You are the most important part of your resume. It may sound redundant, but it’s true. Just you. Wouldn’t it be great if your “resume” could just be a picture that captures your “you-ness” and they would just know you’re right for the job?
The general point of a resume is to convey to someone that you are qualified for the job (or whatever it is you’re applying for) based on your education, experience, and all sorts of other words strung together that you think they want to hear.
But how do you go about conveying you exactly? How do you say, “Look, I have this overwhelming optimistic belief in people’s goodness and abilities, and they can actually see that I care by how intently I listen to them and convey their needs back to them?” On a resume, I think that would look something like "good listener and communicator."
Here’s one of my favorites that I’m embarrassed to tell sometimes... I went to Kenya almost ten years ago with a group from our church, including my younger son and daughter. We were visiting an area in Nairobi where we would do outreach with young people in the area and serve in the community.
Before we went, I had made up my mind: I was going to go on this trip and simply be a servant; I was going to stay quiet, and I was going to serve. I know, you’re laughing already. I don’t know why I felt that way. I guess I was in the midst of some introspective reflection period or something.
At the time, I was a youth leader at our church, which involved organizing large events, and coordinating services and timelines. So this time, I thought that I should take a backseat and let others step up and shine. You know, be that “do what your told” person and just observe.
Well, that philosophy didn’t last long. Even though we had very capable leaders on the trip, a situation came up that required an additional element to our outreach days that we had not planned for at all. Our pastors immediately looked to me to head up the group that would take on this last minute side gig. I was fine with that, sort of. I still had that “keep a low profile” thing running through my head. So within this group, I tried to deflect leadership and ask others what they thought we should do. How should we go about doing it? What do you think we need to accomplish this quickly and effectively?
Soon into the assignment, it clicked: Step up and get it done. You have people that are capable and gifted to lead alongside of you, to serve, and follow through. They needed a leader and a director—someone who could make quick decisions, delegate responsibilities, and do it while having fun and remaining in agreement. So I did, and it was a blast.
How many times do we hold back from something because we are trying to fit the mold or be cautious not to step on someone else’s toes?
When has it worked out for you if you said that you were qualified for a position and you weren’t?
I’m not quiet. I’m not a bystander. I’m a great project manager, troubleshooter, connector of people, coach, and facilitator. I’m good under pressure, and I can make decisions under the gun. When I try to sit back and watch, I get frustrated and more than a bit antsy to say the least.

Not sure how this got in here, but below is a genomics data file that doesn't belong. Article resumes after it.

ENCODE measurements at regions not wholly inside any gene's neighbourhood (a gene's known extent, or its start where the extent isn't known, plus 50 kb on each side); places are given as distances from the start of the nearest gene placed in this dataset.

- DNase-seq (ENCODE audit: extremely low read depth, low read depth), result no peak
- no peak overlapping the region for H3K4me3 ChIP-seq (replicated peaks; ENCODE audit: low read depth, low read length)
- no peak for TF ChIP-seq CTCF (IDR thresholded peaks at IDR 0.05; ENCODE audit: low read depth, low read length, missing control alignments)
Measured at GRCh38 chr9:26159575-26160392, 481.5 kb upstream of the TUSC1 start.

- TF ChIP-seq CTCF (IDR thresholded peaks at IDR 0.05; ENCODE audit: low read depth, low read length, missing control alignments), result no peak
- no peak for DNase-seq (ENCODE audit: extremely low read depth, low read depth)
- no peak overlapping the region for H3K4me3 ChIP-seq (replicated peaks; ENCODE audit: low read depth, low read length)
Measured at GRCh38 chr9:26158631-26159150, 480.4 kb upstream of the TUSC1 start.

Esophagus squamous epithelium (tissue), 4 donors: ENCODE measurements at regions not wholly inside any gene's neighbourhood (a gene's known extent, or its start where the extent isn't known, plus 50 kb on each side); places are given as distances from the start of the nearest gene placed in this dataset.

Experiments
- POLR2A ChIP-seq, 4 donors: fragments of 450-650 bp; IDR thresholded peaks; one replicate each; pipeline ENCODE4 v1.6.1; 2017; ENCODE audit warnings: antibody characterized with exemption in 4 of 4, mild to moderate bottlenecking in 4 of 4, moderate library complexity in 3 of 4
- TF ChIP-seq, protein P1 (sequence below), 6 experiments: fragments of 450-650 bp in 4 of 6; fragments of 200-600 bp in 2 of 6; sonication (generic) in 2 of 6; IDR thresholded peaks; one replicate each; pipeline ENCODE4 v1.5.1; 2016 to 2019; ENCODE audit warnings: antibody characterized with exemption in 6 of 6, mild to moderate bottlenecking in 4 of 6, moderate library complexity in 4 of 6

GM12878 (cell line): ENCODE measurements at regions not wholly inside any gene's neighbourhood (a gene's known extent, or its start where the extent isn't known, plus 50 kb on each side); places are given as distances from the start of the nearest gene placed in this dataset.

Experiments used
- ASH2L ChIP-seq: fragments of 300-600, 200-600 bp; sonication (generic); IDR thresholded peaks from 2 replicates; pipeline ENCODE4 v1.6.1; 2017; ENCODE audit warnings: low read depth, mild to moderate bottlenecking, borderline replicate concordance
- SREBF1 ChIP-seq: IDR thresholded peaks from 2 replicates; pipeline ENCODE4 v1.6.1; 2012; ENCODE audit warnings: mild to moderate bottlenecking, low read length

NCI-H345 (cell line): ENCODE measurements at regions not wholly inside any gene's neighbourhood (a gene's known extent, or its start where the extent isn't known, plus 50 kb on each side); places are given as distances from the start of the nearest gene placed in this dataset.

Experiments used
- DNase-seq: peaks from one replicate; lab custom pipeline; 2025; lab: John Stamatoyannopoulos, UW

Sure, most of us can “fake it til we make it” for a season, but if you are just pretending and aren’t truly a good fit for something, it will show up eventually. You will either start to slip up, or you will simply become miserable because you’re not using your unique abilities.
Even if you are in a sales position that has scripts, you need to be you—add your own flavor to those scripts, but don’t be gratuitous. For example, if you are a super laid back guy, don’t fake it by talking expressively with your hands in an attempt to seem more “animated.”
You have gifts, talents, and insights that are unique to you. Use them. What are your gifts anyway? Think about it for a moment. What is it that people seek you out for? Advice? Organizational tips? Someone to listen? Or maybe to just have fun? I told you some of my gifts; now it’s your turn.
Make a conscious decision to stop pretending to be something that you aren’t. Don’t try to change your whole persona to fit into a box for a job. Don’t be afraid to reveal your true self to employers and clients. If you don’t, you will end up miserable. Take my word for it.
Take a little test in your head right now and examine if there is anywhere in your life that you are not living “full on.” That is, what parts of your life aren’t the perfect fit? In what areas do you feel you can’t truly be yourself? You’re worth the reexamination.
I’m not saying, “Quit your job tomorrow.” I’m asking if are you utilizing your gifts to the max in both your job and your life? Go ahead, use those scripts when you sell! Then, listen to the person on the other end and show them who you are. Allow them to see your humor, your mindfulness, your compassion, or maybe even your skepticism may come in handy.
You are uniquely qualified because you are the only you there is. You have gifts and talents that are needed in this world. If you haven’t already, seek them out and use them to better your life and others’.
I will praise you because I have been remarkably and wondrously made. Your works are wondrous, and I know this very well. Psalm 139:14 CSB
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